top of page
  • David A.F. Sweet

Brush With Greatness: Library’s Murals of the Giants of Antiquity Are Restored

By David A. F. Sweet


As beautiful as murals can be, even indoors they begin to deteriorate (albeit at a glacial pace) once the final brushstroke is applied. The process accelerates if unforeseen factors occur -- especially if water leaks upon them.


That’s what faced Lake Forest Library seven years ago. Built in 1931 and dedicated to the late bibliophile Kersey Coates Reed, thanks to a donation from his widow and sister-in-law, cracks in its venerable dome allowed rain to mar the murals in the rotunda. Collectively named The Poets and Artists of Antiquity, paintings of Homer, Sappho, Aeschylus, Virgil, Cicero, Xenophon, Diogenes and Pythagoras all stretch high toward the ceiling.

Workers restore the nearly century-old murals (including Homer on the right) at Lake Forest Library.


With the dome finally fixed in 2023, work began on restoring the murals, which were finished in 1932. The project was completed in a few months for about $266,000, paid for thanks to a grant from the Friends of the Lake Forest Library. The restoration “promises to bring the murals as close to their original glory as they’ve ever been,” according to a library statement.


In mid-April, a packed house in the Kasian Room listened as library enthusiast Jan Gibson offered a chronicle of the murals, a biography of their creator, Russian émigré Nicolai Remisoff, and an explanation of which previously lost figures on the paintings had been rediscovered.


Gibson pointed out that letters show murals were planned from the beginning, as the New York Public Library and the Los Angeles Public Library, among other early buildings dedicated to books, featured them. It remained for those involved to find the right artist. The library board president, Alfred E. Hamill, commissioned Remisoff – even though he never had taken a drawing class.


“That’s amazing to me, but he had such talent,” Gibson said. “He was a creative perfectionist. He was a master of drawing faces and of strong colors. He loved designing.”


Before he landed in Chicago, in fact, Remisoff designed Elizabeth Arden’s beauty salon in New York, where he put murals on the wall and favored mirrored ceilings. He ended up working on Arden salons in Chicago and elsewhere.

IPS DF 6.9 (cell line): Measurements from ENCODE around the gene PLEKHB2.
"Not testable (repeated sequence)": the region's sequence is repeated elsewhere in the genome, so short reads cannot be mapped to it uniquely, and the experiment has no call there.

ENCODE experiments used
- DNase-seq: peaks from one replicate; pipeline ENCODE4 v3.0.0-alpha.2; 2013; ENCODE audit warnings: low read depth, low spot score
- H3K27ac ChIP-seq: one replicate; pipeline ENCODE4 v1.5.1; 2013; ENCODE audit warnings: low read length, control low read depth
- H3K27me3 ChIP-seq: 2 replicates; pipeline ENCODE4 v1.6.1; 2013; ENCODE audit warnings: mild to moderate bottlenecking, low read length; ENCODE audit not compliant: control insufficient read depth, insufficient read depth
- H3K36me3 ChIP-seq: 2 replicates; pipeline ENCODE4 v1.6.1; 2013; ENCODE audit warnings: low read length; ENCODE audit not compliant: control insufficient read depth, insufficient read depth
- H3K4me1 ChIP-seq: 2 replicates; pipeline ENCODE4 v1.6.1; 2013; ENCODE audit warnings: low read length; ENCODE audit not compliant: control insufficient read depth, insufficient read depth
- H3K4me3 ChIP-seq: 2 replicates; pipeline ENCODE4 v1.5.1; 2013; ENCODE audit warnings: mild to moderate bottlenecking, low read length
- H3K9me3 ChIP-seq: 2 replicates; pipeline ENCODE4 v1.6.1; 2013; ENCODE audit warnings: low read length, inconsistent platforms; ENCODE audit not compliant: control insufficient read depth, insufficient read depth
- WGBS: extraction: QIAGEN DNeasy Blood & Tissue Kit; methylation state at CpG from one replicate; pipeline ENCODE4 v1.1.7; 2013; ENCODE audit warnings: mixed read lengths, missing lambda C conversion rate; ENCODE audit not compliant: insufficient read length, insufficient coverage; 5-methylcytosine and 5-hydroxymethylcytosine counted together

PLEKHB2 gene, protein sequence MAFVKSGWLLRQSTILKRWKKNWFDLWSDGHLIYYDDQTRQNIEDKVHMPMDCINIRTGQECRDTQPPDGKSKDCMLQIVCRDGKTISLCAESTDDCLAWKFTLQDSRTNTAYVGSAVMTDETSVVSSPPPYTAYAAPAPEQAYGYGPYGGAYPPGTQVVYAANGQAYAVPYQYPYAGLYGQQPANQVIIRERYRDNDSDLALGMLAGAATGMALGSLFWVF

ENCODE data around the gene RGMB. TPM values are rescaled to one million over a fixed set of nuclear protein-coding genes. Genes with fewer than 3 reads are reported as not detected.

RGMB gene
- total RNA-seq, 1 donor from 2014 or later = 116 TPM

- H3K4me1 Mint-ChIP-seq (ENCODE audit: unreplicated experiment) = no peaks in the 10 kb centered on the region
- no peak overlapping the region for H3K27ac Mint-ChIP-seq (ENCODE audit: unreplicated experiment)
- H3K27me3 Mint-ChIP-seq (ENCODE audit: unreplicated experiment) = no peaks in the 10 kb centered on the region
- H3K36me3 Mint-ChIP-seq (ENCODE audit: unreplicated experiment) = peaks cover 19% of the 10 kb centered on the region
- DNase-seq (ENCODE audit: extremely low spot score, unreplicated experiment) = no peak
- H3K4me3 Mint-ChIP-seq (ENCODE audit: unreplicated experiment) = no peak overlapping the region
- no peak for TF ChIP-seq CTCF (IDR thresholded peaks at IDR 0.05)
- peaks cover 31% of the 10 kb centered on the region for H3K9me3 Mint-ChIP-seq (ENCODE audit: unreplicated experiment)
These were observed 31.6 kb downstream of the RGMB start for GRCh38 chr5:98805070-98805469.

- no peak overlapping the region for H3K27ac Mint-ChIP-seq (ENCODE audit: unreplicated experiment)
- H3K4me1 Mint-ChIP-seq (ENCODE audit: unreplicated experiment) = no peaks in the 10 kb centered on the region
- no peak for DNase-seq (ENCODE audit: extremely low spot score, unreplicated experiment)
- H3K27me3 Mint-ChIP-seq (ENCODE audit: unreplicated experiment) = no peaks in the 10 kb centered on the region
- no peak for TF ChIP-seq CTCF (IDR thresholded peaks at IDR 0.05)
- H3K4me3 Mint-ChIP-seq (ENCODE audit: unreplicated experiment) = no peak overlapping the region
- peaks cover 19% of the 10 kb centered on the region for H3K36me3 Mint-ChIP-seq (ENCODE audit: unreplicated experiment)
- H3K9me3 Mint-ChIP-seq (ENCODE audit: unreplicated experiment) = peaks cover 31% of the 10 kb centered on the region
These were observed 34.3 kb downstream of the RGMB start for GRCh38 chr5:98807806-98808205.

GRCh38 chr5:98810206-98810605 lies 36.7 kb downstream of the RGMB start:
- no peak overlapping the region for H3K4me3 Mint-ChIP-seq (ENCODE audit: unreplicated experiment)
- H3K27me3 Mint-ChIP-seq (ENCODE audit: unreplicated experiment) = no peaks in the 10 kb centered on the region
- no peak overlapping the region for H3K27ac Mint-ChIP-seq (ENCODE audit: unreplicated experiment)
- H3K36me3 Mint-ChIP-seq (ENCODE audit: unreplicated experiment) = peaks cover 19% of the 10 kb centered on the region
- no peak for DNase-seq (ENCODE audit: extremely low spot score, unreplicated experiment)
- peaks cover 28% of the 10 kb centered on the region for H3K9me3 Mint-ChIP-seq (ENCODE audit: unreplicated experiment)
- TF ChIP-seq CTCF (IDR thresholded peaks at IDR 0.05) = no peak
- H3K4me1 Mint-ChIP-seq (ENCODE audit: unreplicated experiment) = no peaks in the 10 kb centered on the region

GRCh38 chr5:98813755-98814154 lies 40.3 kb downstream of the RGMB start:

“When asked what he did in documents, he said ‘freelancer,’ but he was much more than a freelancer,” said Gibson, who noted the artist designed magazine covers for Vogue and Vanity Fair and decorated State Street in Chicago for Thanksgiving Day parades. 


Remisoff eventually moved to Los Angeles, where he designed movie sets, such as Of Mice and Men, and locations for television shows, such as Gunsmoke.


“He loved the glamour of it,” said Gibson, noting that he served as a designer for 31 films and created more than 500 storyboards per movie.


Though each of the eight library murals featuring people are named after one person (there are also four smaller landscape murals that connect to the others), they are brimming with ancient characters, including Sophocles and Aristophanes. The restoration revealed others, including Remisoff himself in the panel of Virgil.


“A worker was cleaning it and said, ‘I know this face. I know this character,’” Gibson said.


At the top of the Homer panel, a man appeared during the restoration who has his hand up. It’s the man who hired Remisoff: Alfred E. Hamill. It was even discovered that an archer holding a bow behind the circulation desk is the likeness of Kersey Coates Reed. And there is a possibility that the two benefactors of the library – Helen Shedd Reed and her sister Laura Schweppe – have emerged on the top of the Pythagoras mural. Black-and-white photos of the duo will confirm or disprove that notion.


According to the library, the works in the rotunda are the last remaining Remisoff artwork available for public viewing in Chicagoland. Thanks to the restoration, generations of visitors can enjoy their beauty. Said Gibson, “They should last another hundred years.”


This story first appeared in Classic Chicago magazine

コメント


bottom of page